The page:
I am tardy in getting this up. I guess I'm just. . . not feeling it, in truth. Memories from London do weigh on me, this early morning. [Backgrounders from June 2016, here, and a prior April 2014 one, here.]
Here is the full appellate opinion, and a bit:
. . . .The primary issue in this case is whether Plaintiffs’ state-law failure-to-warn claims are preempted by federal law under the Supreme Court’s decision in Wyeth. This is not a straightforward determination. Wyeth says only that a claim is preempted when there is “clear evidence” that the FDA would not have approved a label change. This standard is cryptic and open-ended, and lower courts have struggled to make it readily administrable. This appeal, however, requires us to do so. To assess whether Merck is entitled to summary judgment on its affirmative preemption defense, we must answer two questions: What is “clear evidence”? And who should determine whether clear evidence exists?
For the following reasons, we conclude that (1) the term “clear evidence” refers solely to the applicable standard of proof, and (2) the ultimate question of whether the FDA would have rejected a label change is a question of fact for the jury rather than for the court. By describing the ultimate question as one of fact for the jury, we do not mean to suggest that summary judgment is categorically unavailable to a manufacturer asserting a preemption defense. When there is no genuine issue of material fact — that is, when no reasonable jury applying the clear-evidence standard of proof could conclude that the FDA would have approved a label change — the manufacturer will be entitled to judgment as a matter of law. We simply hold that, at the summary judgment stage, the court cannot decide for itself whether the FDA would have rejected a change, but must instead ask whether a reasonable jury could find that the FDA would have approved the change. . . .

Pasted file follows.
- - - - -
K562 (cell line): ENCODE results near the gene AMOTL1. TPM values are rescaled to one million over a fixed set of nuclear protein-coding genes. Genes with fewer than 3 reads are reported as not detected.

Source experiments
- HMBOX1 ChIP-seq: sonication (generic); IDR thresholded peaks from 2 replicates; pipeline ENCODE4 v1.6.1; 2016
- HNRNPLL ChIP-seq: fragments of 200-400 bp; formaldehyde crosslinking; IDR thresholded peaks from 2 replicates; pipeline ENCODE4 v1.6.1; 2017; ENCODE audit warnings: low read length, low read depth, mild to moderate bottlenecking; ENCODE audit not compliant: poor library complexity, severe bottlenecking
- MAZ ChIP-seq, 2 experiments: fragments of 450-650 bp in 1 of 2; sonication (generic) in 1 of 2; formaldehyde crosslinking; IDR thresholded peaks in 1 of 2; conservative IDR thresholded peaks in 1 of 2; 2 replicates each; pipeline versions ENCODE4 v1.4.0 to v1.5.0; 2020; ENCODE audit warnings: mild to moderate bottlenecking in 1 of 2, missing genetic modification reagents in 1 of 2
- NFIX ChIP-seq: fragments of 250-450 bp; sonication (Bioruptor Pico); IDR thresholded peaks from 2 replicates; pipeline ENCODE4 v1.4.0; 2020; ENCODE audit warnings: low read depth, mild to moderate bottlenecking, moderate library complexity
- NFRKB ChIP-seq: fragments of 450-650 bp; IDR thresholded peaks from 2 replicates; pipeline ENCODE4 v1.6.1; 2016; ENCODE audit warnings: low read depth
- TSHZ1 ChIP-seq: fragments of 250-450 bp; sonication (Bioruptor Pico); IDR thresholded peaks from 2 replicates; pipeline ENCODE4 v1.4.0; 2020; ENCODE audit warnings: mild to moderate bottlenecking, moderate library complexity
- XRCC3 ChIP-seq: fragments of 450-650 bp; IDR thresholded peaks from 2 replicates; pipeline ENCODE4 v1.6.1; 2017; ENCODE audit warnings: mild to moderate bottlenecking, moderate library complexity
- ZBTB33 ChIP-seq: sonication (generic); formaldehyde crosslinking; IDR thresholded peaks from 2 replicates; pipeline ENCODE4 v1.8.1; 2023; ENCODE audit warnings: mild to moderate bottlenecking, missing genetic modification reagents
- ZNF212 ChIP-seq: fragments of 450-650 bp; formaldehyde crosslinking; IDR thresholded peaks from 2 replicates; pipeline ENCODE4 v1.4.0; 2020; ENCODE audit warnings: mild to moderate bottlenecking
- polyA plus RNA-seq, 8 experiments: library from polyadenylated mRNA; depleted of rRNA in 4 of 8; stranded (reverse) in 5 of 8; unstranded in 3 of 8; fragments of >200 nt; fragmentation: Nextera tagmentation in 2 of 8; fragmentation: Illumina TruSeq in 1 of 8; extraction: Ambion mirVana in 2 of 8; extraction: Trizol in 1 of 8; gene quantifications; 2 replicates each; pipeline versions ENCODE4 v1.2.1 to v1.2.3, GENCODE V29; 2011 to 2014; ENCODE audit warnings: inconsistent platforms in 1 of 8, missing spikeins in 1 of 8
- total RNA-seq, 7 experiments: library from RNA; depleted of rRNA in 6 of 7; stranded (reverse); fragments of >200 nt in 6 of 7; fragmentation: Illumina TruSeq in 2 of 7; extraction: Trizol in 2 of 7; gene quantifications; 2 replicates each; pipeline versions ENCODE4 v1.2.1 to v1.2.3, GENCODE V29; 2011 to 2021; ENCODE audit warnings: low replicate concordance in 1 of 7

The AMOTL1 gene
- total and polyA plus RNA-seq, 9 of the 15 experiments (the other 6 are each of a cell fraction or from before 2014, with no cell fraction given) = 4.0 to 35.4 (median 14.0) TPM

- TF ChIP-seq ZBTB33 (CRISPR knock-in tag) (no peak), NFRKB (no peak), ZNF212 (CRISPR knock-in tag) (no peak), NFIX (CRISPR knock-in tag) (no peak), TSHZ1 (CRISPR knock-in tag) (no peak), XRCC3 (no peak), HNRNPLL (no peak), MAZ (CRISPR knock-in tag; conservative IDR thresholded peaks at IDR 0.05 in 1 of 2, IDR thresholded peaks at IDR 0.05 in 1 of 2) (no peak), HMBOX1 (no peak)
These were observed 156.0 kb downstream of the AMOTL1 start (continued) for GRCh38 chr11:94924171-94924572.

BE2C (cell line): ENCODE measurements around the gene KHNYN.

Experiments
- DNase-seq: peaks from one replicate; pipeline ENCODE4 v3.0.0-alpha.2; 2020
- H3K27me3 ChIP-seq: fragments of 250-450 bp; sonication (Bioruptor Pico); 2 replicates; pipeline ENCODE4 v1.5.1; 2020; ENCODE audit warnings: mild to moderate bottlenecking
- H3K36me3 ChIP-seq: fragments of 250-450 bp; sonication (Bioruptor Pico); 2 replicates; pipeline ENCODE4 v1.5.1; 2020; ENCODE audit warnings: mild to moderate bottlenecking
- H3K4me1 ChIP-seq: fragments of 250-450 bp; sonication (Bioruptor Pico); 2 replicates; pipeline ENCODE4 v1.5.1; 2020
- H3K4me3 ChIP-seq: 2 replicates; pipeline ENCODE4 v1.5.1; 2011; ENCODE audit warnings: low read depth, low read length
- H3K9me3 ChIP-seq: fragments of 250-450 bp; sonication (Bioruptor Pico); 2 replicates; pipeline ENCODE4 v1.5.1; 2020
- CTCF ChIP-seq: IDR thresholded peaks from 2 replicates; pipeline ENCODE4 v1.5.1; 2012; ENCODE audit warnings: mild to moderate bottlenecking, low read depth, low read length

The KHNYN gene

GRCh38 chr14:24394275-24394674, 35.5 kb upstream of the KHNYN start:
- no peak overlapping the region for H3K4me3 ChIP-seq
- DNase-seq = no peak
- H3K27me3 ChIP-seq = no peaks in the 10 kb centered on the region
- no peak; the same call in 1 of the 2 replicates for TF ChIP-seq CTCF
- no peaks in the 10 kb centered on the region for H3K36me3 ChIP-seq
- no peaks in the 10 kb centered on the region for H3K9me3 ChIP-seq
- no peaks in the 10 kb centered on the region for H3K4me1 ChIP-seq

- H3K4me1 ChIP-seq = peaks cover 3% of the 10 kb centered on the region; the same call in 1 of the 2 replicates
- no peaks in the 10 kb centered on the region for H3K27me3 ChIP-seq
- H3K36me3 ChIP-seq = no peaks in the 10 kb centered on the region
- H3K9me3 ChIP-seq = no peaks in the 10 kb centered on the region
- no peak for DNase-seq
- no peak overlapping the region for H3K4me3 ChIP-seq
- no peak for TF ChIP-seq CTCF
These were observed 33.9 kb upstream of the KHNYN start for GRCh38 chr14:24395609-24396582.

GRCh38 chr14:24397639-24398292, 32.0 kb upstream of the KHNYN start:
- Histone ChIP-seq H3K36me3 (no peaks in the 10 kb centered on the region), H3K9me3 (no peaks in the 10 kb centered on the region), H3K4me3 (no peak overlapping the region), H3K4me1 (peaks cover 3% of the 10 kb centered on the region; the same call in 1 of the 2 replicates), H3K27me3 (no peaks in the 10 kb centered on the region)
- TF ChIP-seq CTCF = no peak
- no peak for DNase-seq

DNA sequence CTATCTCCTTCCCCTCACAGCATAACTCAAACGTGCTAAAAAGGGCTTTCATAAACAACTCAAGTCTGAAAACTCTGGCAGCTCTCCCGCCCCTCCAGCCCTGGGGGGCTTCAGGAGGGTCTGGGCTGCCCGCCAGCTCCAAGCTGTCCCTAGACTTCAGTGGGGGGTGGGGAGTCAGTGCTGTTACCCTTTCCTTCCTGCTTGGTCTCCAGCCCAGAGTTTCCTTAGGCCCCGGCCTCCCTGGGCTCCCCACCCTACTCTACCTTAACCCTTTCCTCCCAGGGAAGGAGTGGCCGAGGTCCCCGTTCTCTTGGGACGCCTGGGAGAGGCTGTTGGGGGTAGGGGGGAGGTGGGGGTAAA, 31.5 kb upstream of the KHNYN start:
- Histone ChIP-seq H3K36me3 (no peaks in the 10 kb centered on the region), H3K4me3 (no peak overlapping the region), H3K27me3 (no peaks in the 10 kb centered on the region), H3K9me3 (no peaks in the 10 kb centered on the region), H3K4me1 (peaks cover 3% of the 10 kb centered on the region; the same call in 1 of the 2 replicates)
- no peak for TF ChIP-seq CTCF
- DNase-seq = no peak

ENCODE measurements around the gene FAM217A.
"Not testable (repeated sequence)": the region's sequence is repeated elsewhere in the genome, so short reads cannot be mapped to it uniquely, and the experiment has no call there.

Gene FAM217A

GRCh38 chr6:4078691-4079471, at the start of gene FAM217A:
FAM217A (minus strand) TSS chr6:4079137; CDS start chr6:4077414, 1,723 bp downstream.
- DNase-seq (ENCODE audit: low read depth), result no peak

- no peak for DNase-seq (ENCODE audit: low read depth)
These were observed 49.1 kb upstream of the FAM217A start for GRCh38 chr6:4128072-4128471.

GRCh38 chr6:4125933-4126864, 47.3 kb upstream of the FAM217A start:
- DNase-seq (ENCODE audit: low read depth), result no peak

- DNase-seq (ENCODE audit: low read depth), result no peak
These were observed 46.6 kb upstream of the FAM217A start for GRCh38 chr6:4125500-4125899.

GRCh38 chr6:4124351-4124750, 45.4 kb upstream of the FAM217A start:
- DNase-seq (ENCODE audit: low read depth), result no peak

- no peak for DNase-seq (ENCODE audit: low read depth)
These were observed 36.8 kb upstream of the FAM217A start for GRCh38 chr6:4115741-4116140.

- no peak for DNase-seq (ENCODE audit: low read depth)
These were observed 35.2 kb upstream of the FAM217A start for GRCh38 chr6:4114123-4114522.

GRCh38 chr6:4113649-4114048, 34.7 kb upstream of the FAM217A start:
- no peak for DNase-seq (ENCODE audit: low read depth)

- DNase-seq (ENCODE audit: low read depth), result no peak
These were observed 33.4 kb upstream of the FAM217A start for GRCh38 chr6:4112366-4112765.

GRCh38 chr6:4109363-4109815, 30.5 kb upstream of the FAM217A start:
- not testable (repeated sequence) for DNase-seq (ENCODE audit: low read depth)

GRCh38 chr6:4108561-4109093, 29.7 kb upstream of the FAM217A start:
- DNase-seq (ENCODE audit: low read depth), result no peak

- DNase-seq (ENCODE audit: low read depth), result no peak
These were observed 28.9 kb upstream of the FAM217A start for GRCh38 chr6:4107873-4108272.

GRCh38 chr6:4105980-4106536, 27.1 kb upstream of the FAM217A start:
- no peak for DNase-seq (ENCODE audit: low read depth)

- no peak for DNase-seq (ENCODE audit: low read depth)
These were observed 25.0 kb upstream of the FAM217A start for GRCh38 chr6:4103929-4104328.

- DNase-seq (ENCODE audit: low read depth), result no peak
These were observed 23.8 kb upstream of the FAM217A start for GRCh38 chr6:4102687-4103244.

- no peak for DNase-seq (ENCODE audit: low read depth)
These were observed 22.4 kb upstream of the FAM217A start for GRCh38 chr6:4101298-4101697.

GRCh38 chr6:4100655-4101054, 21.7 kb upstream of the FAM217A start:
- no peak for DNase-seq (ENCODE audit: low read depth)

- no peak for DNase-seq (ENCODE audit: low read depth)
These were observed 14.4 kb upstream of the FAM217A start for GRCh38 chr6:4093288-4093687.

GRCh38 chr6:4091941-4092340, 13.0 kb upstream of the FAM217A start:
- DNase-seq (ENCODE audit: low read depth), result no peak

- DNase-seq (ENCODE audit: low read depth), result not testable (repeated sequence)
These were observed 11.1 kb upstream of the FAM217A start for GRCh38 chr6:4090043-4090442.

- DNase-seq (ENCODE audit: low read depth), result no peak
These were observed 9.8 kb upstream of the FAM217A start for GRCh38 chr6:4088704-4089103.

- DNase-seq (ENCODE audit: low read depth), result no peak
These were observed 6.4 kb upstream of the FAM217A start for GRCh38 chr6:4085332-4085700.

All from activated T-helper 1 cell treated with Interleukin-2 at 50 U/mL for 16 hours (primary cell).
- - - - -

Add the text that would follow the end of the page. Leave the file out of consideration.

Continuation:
And. . . it looks like 45 is still considerably short of the first round of House votes he needs -- just to start the process -- for his health (non-) care abomination of a bill. [And then there's the Senate.] Now you know. Onward. I'll be decidedly Hamiltonian for a bit. . . .